Published: August 29, 2006
Louis Jean Francois Lagrenée’s (1725–1805) “Venus Bathing” provided the highlight of the 400th Art and Antiques Auction conducted this summer by Nagel Auktionen. This painting, dated 1776, reveals a break with the rococo style. A propensity for classicism, expressed both in the reserved colors and refined painting technique, is characteristic of this French painter. When this painting came under the hammer, a bidding battle broke out among the international dealers, and when it was over, the painting had achieved $187,000, which the auction house believed to be a record price for paintings by Lagrenée on the international market.
One of the most convincing of the paintings of Old Masters was a depiction of “The Annunciation to the Virgin” assigned to the Emilian-Bolognese school in the first half of the Seventeenth Century. A label glued to the back of the work named Giacomo Cavedone as the artist. This painting was also sold to an international dealer for $49,000. A picture of the holy family with Saint Anna made its way to Italy. The wooden panel crafted by an artist close to the Roman-Bolognese school around 1620–30 was taken over by an Italian customer for $29,000.
Among the Nineteenth Century paintings, a signed church service scene by Edouard Henri Théophile Pingret (1788–1875) dated 1822 turned out to be a surprise. Unfortunately, Nagel’s specialists were unable to identify the persons portrayed, and thus the catalog description had to make do with “probably a First Communion in the Bonaparte house.” It can be assumed that the international trade was rather more in the know and therefore offered $102,000.
In a gratifying development, a private German customer offered $72,000 for Alexander Koester’s (1864–1932) oil on canvas duck painting. Wilhelm Leibl’s “Likeness of a Farm Girl” of 1892 was knocked down to the German trade for $61,000.
In the books, drawings, watercolors and art prints category that started off the June auction, a copy of the Liber Chronaricum printed in 1497 by Johann Schönsperger in Augsburg, also called the Small Schedel, changed hands for $17,000. Rembrandt’s 1639 etching of a standing peasant with a high hat came to $12,780.
Works of art and Art Nouveau was calmer than the first part of the auction. Among the notable offerings was a rare Kiel faience. This tureen with lid decorated with fine painted flowers in blue fireproof colors originating in the period of Johann Samuel Tännich (1763–1768) was esteemed to be worth $13,600. In the silver category, three upper Italian canon tables with plate glass inserts brought in $3,750, thanks to an Italian bidder. An ivory figure of a “Woman from the Middle East” attributed to Ferdinand Preiss made it to $15,350.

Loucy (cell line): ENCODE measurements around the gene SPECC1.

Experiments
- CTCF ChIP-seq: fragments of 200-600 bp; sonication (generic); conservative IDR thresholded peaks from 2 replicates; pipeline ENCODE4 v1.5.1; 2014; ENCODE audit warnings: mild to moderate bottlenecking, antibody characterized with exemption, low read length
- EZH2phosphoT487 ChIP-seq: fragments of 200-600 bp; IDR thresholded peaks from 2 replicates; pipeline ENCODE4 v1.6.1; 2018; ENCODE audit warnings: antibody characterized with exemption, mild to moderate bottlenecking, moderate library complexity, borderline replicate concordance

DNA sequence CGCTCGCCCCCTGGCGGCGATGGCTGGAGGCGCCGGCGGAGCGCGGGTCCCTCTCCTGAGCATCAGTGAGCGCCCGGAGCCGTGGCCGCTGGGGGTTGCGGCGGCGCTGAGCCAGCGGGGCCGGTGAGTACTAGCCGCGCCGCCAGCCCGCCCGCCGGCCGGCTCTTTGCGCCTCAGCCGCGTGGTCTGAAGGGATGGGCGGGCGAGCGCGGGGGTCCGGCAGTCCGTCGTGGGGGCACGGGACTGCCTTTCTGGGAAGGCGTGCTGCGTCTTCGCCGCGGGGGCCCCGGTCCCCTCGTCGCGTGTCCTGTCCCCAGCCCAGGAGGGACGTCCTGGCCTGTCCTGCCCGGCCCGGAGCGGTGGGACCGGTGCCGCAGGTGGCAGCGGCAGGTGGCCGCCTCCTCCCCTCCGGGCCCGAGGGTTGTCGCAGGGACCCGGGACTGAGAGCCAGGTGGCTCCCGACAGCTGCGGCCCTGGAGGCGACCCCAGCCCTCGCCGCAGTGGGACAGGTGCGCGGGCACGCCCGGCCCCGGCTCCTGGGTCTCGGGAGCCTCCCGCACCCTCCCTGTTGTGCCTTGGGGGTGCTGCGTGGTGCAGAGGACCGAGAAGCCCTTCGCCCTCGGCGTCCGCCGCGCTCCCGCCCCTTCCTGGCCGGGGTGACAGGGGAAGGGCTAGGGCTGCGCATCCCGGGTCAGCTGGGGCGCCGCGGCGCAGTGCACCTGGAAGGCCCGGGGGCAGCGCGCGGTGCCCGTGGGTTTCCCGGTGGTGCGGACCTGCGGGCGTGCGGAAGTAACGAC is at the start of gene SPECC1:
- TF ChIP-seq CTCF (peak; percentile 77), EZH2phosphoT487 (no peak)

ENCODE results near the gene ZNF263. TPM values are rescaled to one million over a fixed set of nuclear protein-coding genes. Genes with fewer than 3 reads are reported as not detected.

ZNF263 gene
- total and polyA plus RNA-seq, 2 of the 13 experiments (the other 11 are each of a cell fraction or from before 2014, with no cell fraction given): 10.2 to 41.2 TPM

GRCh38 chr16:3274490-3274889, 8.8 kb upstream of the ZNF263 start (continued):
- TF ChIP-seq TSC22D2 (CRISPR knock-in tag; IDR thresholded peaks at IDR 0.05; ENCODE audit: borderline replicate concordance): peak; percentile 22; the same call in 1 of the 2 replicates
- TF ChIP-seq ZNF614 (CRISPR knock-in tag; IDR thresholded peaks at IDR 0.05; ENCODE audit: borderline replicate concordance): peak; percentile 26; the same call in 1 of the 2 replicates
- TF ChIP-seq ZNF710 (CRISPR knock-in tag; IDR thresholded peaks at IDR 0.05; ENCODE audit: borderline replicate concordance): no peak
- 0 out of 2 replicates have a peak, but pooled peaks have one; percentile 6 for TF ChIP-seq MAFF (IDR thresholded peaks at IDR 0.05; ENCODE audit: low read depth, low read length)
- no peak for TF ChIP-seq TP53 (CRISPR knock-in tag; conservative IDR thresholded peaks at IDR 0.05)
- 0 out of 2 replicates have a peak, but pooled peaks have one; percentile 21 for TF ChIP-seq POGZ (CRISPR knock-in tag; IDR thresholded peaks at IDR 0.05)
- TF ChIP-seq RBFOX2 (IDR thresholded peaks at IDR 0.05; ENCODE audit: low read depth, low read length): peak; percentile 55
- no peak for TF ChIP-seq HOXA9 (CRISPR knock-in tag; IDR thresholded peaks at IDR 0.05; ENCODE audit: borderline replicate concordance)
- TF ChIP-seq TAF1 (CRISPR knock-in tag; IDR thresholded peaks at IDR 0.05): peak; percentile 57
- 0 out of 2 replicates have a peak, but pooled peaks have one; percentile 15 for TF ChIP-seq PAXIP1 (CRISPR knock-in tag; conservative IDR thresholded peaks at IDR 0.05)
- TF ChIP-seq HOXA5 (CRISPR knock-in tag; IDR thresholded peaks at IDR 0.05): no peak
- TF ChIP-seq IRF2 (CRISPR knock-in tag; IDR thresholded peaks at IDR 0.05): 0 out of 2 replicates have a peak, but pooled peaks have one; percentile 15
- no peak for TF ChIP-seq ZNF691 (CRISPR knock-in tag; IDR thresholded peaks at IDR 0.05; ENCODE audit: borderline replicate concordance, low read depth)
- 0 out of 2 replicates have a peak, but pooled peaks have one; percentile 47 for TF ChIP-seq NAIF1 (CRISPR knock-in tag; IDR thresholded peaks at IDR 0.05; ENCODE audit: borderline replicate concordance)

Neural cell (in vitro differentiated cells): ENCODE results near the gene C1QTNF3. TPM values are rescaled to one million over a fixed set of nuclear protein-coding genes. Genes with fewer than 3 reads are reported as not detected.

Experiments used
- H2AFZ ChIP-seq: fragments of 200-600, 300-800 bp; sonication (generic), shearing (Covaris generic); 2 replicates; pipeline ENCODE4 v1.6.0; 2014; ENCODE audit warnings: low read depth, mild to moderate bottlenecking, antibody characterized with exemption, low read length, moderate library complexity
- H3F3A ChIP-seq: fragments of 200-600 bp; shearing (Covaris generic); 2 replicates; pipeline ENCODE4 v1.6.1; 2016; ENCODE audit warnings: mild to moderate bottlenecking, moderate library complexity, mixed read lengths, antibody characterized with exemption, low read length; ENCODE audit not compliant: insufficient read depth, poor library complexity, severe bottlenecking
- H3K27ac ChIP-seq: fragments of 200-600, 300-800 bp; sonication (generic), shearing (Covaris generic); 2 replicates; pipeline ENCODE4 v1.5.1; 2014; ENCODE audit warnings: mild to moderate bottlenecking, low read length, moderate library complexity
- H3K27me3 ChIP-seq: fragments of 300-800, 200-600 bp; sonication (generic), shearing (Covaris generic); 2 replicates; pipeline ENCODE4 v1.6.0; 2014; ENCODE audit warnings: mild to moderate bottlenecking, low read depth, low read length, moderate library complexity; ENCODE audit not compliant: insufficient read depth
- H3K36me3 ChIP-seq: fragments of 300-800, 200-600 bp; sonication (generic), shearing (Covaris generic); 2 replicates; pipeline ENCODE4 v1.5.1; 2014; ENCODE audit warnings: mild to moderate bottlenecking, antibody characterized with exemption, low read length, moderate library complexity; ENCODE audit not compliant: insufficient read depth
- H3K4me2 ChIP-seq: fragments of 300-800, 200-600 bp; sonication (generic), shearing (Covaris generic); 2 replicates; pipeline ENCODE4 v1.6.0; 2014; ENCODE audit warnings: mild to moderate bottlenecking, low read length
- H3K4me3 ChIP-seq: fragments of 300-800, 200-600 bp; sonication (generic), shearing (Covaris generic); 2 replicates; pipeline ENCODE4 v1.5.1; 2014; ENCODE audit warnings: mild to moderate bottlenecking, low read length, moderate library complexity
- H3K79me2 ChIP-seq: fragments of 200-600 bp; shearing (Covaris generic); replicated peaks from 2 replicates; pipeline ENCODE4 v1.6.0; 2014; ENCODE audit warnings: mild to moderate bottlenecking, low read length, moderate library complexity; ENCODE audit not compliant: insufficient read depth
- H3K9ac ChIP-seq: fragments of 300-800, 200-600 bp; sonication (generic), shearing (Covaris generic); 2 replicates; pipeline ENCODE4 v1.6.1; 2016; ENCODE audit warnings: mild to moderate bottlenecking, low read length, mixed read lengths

Among the clocks, a magnificent French mantel clock with a splendid case made of bronze and marble in imitation of the grave of Lorenzo de Medici in Florence, which was designed by Michelangelo, took first place at $17,900. A magnificent French mantel clock on a pedestal with a brass inlaid tortoise-shell case and gilded embellishments came to $10,230.
In the sculpture category, a terra cotta group depicting “ercules and Omphale” from the Eighteenth Century stood out, bringing in $13,600, twice its estimate. Saint Jerome, which probably originated at the same time in Italy, likewise a terra cotta sculpture, was bid up to $5,115 by a large number of interested bidders.
Furniture and furnishings sold very selectively. Among the best results were the $22,124 paid for a Viennese Biedermeier fixture for the top of an étagère. A splendid baroque hall cabinet from the Eighteenth Century, made of walnut and plum wood and fitted out with marquetry and block diamond decorations, was held to be worth $7,674.
Among the unsold lots was a museum ceiling painting from an old, thatch-roofed house in Schleswig-Holstein and a Hessian Louis XVI corner secretary desk with bookcase from the Eighteenth Century. On the whole, the June auction grossed $2.36 million.
All prices reported are converted from euros to US dollars and include the 33 percent buyer’s premium. For information, 11 649 69 0 or www.auction.de.
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